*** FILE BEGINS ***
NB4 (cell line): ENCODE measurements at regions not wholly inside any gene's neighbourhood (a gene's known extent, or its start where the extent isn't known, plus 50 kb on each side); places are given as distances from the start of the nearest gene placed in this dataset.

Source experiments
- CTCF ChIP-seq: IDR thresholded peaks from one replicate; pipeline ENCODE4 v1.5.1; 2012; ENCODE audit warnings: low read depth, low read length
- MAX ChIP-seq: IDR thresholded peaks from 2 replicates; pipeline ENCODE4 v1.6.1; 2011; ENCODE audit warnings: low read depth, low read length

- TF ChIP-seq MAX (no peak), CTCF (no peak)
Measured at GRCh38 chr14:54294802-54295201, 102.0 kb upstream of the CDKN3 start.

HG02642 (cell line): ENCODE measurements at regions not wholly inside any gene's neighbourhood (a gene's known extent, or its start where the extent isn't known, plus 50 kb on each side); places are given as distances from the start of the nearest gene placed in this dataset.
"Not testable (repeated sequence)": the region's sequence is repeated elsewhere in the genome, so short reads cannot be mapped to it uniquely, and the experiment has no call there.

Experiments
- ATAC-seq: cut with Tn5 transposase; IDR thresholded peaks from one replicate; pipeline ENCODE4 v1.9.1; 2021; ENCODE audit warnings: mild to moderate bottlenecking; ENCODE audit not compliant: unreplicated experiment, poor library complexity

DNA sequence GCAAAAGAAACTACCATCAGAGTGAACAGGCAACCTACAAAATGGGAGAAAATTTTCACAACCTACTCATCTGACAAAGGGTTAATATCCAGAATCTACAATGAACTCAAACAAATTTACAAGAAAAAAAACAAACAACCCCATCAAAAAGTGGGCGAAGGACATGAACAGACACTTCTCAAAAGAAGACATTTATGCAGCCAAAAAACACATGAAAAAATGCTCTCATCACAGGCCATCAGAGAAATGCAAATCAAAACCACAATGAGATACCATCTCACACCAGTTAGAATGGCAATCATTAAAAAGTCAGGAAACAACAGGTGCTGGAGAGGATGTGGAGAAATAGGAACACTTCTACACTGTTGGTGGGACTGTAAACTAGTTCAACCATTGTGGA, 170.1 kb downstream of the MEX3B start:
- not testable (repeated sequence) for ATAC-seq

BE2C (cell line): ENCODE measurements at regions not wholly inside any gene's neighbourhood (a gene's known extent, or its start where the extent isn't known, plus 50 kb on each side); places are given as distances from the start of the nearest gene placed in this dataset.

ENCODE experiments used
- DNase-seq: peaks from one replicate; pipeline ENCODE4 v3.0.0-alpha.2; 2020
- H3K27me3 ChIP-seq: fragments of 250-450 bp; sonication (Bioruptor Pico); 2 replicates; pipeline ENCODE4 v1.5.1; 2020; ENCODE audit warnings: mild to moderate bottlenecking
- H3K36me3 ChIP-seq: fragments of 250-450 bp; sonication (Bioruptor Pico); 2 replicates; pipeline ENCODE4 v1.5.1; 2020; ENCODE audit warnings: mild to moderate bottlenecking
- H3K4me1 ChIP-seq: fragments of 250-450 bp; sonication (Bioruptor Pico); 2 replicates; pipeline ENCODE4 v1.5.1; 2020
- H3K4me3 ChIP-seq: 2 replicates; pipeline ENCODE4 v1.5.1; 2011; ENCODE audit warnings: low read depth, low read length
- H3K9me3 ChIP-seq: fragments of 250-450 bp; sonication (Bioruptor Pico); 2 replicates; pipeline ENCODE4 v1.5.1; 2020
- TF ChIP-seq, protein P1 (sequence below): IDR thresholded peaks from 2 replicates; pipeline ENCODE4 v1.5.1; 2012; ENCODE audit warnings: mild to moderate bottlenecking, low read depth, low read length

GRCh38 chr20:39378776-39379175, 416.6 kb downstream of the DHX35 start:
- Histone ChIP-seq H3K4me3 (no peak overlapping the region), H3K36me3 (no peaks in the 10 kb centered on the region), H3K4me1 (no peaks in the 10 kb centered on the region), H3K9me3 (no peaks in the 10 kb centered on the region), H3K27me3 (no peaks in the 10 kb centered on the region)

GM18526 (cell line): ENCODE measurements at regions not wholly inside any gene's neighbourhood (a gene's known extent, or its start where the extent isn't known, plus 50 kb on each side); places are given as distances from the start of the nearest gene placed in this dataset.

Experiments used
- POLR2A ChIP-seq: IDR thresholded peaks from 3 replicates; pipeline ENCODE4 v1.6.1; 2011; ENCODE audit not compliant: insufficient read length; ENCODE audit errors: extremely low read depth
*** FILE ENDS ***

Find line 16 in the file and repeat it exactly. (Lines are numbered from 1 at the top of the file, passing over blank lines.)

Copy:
- H3K27me3 ChIP-seq: fragments of 250-450 bp; sonication (Bioruptor Pico); 2 replicates; pipeline ENCODE4 v1.5.1; 2020; ENCODE audit warnings: mild to moderate bottlenecking